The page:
In Philadelphia, by far the state’s largest district, at least 85,000 students in 146 schools would be eligible. As currently proposed, students who attend a charter or a magnet school who live within the catchment of a bottom-ranked school would also be eligible for the ESA.

DiSanto’s office downplayed the idea of a large cut to public school coffers, saying the program likely wouldn’t reach maximum eligibility. The office pointed to examples elsewhere where participation rates have been only a small fraction of the school-aged population.

National context

Five states currently have education savings account laws on the books, but Pennsylvania’s plan does not have much practical precedent.

Florida, Tennessee, and Mississippi limit eligibility to special education students. Arizona has been on the vanguard of the issue, becoming the first state to pass ESA legislation in 2011. Its program is ramping up to include all students, but push back has forced the issue to a public ballot.

In Nevada, technically, all students can sign up, but a political squabble has left its ESA program completely unfunded.

DiSanto believes there, like here, opponents are valuing traditional systems over the needs of disadvantaged children. He says all schools will improve with greater competition.

“The public schools actually do a better job as well because class sizes can be smaller, they have to compete, it raises everybody’s boat,” he said. “So this is not an attack on public schools at all.”

The bill would not force participating private schools to administer and report scores on the state standardized tests as public schools must, nor would it push those schools to alter any enrollment practices that seek to minimize accepting students with special needs or challenges.

DiSanto downplayed the effectiveness of standardized tests as a school accountability tool.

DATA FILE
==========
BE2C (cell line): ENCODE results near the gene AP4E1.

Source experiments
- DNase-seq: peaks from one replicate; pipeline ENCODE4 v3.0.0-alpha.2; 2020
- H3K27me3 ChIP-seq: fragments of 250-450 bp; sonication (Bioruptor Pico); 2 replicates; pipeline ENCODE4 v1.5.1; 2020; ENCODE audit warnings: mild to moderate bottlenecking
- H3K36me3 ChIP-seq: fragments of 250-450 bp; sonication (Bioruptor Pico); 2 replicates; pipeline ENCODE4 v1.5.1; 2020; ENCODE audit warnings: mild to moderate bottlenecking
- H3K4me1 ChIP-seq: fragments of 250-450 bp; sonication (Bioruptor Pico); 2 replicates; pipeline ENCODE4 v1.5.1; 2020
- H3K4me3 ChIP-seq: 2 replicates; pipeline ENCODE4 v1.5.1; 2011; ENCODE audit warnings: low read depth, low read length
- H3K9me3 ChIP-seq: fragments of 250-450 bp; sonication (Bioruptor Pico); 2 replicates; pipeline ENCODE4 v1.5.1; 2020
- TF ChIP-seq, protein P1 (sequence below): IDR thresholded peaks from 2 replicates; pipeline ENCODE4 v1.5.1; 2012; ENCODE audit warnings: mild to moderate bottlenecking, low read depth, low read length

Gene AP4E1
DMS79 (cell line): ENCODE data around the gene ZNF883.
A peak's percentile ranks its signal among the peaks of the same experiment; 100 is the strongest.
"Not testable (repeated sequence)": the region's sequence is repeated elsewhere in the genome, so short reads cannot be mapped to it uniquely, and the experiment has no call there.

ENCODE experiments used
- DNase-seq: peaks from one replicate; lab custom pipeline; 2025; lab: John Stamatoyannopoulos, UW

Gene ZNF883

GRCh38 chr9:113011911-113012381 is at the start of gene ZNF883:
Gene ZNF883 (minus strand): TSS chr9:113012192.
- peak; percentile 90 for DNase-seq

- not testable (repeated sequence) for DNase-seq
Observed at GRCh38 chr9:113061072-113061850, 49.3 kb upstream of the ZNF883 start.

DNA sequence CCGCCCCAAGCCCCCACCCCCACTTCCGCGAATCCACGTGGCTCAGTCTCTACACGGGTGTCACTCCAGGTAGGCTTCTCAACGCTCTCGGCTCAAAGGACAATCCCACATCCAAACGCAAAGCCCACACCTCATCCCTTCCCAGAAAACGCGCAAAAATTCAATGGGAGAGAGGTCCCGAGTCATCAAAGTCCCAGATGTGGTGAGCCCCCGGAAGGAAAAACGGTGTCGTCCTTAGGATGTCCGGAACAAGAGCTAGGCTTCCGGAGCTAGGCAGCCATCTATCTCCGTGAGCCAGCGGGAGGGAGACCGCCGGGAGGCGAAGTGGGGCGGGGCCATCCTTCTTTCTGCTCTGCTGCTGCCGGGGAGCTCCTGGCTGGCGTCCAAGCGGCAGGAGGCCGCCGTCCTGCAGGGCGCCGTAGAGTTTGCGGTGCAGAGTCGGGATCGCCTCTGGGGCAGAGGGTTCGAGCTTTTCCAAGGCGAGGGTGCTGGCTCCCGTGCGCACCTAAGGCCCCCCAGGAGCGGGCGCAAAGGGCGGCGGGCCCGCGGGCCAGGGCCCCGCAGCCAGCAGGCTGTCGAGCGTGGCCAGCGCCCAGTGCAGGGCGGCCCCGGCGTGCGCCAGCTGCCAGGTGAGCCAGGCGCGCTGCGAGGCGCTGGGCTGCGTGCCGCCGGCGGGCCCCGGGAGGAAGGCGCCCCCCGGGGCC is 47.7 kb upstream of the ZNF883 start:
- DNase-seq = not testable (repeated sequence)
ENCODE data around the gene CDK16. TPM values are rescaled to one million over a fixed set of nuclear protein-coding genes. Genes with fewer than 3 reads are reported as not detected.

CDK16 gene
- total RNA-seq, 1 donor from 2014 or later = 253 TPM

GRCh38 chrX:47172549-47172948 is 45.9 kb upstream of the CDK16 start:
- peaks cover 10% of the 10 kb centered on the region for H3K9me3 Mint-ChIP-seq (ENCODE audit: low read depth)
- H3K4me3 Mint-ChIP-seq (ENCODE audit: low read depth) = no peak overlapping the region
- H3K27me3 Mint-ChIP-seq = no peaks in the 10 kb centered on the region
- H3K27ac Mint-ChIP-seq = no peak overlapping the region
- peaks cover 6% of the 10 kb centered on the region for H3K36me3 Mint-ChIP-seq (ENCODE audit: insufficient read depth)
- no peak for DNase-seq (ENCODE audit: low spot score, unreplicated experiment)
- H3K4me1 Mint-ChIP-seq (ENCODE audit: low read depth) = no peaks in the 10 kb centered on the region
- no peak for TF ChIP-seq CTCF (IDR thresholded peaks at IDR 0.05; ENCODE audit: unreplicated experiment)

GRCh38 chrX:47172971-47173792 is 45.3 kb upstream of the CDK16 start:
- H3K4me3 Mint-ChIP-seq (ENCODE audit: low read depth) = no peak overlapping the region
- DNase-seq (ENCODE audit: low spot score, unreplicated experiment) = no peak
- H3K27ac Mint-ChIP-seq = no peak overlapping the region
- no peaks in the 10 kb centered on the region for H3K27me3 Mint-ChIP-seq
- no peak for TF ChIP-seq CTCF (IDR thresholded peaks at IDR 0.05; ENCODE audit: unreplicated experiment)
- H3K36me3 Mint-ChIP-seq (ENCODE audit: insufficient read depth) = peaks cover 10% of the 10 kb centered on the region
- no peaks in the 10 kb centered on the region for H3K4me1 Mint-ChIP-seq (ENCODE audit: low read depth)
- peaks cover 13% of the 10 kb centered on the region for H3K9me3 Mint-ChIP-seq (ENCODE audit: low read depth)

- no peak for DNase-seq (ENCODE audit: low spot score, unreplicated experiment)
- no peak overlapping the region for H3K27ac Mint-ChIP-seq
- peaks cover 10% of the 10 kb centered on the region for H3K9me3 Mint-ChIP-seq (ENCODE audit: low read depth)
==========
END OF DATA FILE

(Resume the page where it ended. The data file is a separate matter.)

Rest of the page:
“Public schools are no more accountable than they were 10, 15 years ago. And the real point of fact here is that the parents are the real accountability factor. If people are willing to pay for their kids to go to different educational options, they are going to be holding those providers accountable.”

The state compiles its bottom 15 percent of schools list entirely based on standardized test scores.

That list exists to determine eligibility in the state’s existing Opportunity Scholarship Tax Credit program, created in 2012, where businesses get state tax breaks for donating to organizations that give scholarships to students to help them pay for private school. That program is currently capped at $50 million per year.

OSTC and ESA share many of the same allies and critics. But unlike OSTC, the ESA plan would have no cap, and it would be funded directly from existing state resources appropriated for public schools.

The ESA plan bears much resemblance to the private school voucher plans touted by Republican Governors Tom Ridge and Tom Corbett. Those efforts never garnered enough support among lawmakers.

DiSanto plans to formally introduce his bill in September. It has the backing of Senate Education Committee Chair John Eichelberger, R-Blair, and Senate President Pro Tempore Joe Scarnati, R-Jefferson.

If the bill makes it through the legislature, Governor Tom Wolf, a Democrat, has indicated he’d block it with his veto pen.